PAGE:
Years ago, one of the most popular courses offered by the History Department at my University was entitled Conspiracy and Dissent in American History. The lecturer was a visiting Professor from California who looked exactly the way we Canadian students thought a Californian should look: tall and tanned, with a full head of ‘silver fox’ hair.
If the course could be summarized in a single statement, it would be as follows: in the absence of a strong external enemy, the United States begins to tear itself apart because it is divided, from within, by two powerful visions or ideologies of what America is, or should be. These ideologies are so diametrically opposed as to be irreconcilable.
If, like me, you’re caught up in the troubling, but vastly entertaining spectacle of American politics, you’re witnessing the latest incarnation of this ideological civil war.
Predictably, the battleground is over Immigration.
On the one side, the Trump administration and Republican Party are using the fate of 1.8 million young people, the children of illegal immigrants mostly from Latin America, as a bargaining chip to push for fundamental immigration reform.
Such reforms would severely restrict family reunification (to which Trumpists have given the sinister new nickname of ‘chain migration’) and would put an end to a visa lottery that sets quotas for immigrants from the poorest, most disadvantaged nations. This new ‘modernized’ policy would have, at its core, a points-based system that gives preference to immigrants with skills and education considered advantageous to the American economy.
On the surface, this may seem reasonable to many Canadians. Our immigration policy is largely based on attracting educated, skilled immigrants. However, Canadian policy also includes family reunification and compassionate immigration–most recently applied to Syrian Refugees.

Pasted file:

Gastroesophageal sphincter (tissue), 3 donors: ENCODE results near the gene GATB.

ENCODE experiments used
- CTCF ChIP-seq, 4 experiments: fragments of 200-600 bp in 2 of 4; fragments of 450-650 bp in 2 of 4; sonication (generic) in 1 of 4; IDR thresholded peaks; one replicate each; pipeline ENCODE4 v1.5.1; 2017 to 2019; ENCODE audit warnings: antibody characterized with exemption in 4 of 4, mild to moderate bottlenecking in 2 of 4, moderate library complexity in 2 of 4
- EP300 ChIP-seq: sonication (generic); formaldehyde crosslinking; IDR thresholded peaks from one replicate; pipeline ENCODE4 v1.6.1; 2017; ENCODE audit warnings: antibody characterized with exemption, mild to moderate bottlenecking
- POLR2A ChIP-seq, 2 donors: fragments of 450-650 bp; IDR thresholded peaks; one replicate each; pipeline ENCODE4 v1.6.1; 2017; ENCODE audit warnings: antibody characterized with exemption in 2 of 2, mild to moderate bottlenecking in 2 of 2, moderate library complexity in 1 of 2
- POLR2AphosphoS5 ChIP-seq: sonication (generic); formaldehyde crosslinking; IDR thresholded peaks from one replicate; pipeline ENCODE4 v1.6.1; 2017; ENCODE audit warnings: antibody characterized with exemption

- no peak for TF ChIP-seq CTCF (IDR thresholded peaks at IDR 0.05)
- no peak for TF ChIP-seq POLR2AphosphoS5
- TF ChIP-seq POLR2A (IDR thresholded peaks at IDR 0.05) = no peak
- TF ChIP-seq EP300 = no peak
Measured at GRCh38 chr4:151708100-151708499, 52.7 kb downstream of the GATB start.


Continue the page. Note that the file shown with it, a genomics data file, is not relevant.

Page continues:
What most concerns the other side in this ideological war is that its champion, Donald Trump, based his entire Presidential campaign on vilifying and blaming immigrants for all of America’s ills: crime, unemployment, and in the case of the American Muslim community, domestic terrorism.
Of equal concern to Trump’s opponents is his apparent belief that African, Haitian and Latin American immigrants could never qualify for U.S. citizenship based on skills and education; hence his infamously plaintive statement ‘why can’t we get more people from Norway?’
There is strong evidence to support the argument that four in 10 Americans agree with President Trump’s vision of a new, ‘whiter’ immigration policy. Distasteful as it may sound, it’s the most credible explanation for President Trump’s continued political resilience in the face of the countless gaffes, scandals and missteps that would have sunk any other American President.
Even as evidence mounts that Trump’s team colluded with Putin’s Russia to steal the election, and that the President and his Congress are conspiring–successfully–to discredit the Mueller investigation, his approval rating stubbornly remains at 40 per cent of the electorate.
What’s significant about this 40 per cent isn’t so much that they’re currently punching well above their weight class in terms of political power. It’s that America is virtually split down the middle between opposing ideologies; between “Build the Wall” and “Give me your tired, your poor, Your huddled masses yearning to breathe free.”
In terms of context, when the U.S. had its devastating Civil War from 1861-1865, the Confederate States that went to war against the Abolitionist Union to preserve their slavery-based economy and society made up 40 per cent of America’s population.
I’m not suggesting that the current war between these ideologies will ever escalate into a military conflict. Today’s war in being fought, just as bitterly, through cable television, newspapers, talk radio and Russian bots.
What troubles me most about our neighbour’s ideological civil war is something else I remember from Conspiracy and Dissent in American History: in the absence of a powerful external enemy, the United States has a tendency–consciously or not–to create one in order to deflect its self-destructive angst.
This is why Trump’s comment on January 30, 2018 sent a chill down my spine:
“I would love to be able to bring back our country into a great form of unity. Without a major event where people pull together, that’s hard to do. But I would like to do it without that major event because usually that major event is not a good thing.”
Gee, President Trump. You think?